in the open now, reading his book. The punishment never happened, though. Vashengo's uncle stood up for him and said it was all right for one child to go to school because then we would know what was going on, not to worry, it was time to stick together, we would use it for our benefit, one day, just wait and see.
Petr, an old man with a soft handsome face, played his violin and Grandfather stood clapping his hands in the middle of the big canvas singing tent, and it seemed like everything was going to be all right.
The teacher gave me more books. Conka loved the pictures of wild animals and we snuck off and put the jaguar, the dolphin, the tiger up in the stars beside the badger and the wagon, the hen and the wheel—I had no idea then that others had different names for the stars, the plow, the hunter, the seven sisters. There was so much I had yet to see. Bit by bit, the stars turned on their sides and fell below the line of the earth.
I began at an early age to like the feel of a pencil between my fingers. Days in the caravan, I sat in silence with Grandfather as he spread his playing cards on the table. Red limped past in the muddiness outside. One morning, Grandfather sat beside me at the diamond window and looked outside and said he thought ofthat horse as a sickness he was catching. He had ridden the animal many times, and in his voice he said that he might not be able to do so too much longer. That was the way of things, he said, it was all right, he would still always catch the sound, all he had to do was open his ears and listen, that was enough.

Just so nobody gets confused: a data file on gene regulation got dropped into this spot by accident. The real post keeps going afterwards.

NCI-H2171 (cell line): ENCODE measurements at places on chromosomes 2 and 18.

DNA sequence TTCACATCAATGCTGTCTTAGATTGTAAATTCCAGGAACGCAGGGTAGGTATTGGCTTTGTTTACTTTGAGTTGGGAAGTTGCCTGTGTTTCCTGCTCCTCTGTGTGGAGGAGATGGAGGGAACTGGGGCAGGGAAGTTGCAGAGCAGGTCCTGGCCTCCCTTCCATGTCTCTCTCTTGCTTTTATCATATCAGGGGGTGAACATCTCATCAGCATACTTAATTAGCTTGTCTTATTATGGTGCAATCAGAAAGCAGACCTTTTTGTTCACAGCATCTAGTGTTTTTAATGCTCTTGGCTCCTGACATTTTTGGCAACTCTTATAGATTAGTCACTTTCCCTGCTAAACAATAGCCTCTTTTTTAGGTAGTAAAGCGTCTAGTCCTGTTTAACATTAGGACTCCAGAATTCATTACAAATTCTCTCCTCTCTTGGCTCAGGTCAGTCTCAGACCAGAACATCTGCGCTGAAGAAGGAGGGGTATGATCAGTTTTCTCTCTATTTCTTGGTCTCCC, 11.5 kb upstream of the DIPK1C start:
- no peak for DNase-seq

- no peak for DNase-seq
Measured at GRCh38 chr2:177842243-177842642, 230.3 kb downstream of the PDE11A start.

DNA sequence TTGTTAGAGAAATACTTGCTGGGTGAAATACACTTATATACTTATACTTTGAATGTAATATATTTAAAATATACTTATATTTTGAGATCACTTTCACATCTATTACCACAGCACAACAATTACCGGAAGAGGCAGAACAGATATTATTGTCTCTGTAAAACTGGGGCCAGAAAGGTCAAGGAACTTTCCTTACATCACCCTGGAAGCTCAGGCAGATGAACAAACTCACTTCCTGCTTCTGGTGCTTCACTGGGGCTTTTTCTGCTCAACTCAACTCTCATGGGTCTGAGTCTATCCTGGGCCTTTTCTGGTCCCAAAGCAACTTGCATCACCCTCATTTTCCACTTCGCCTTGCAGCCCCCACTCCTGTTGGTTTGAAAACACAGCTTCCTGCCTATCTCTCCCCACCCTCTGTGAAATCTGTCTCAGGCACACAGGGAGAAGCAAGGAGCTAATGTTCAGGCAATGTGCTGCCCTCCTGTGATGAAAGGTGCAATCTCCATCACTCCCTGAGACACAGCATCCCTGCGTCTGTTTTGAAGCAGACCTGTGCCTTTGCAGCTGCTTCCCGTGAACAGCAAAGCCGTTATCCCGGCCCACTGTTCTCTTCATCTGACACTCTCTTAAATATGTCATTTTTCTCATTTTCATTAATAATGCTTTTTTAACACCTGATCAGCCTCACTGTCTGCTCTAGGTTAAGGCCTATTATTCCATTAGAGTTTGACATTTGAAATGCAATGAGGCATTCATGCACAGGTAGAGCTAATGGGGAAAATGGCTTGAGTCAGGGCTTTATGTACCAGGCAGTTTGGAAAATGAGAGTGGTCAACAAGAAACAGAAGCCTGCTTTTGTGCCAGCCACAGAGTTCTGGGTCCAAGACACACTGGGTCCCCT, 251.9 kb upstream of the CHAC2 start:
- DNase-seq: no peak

Red disappeared into the trees by the water. We listened to the shake of her mane and the whinny of her throat and the dip of her flank in the water. The bushes bent and the stems snapped as she returned through the mud. We harnessed her up. I stayed in the caravan as we went down the roads. I sat with my pencil, sharpening it, and I shaped to a stillness the sound of Red's hooves in the muck outside: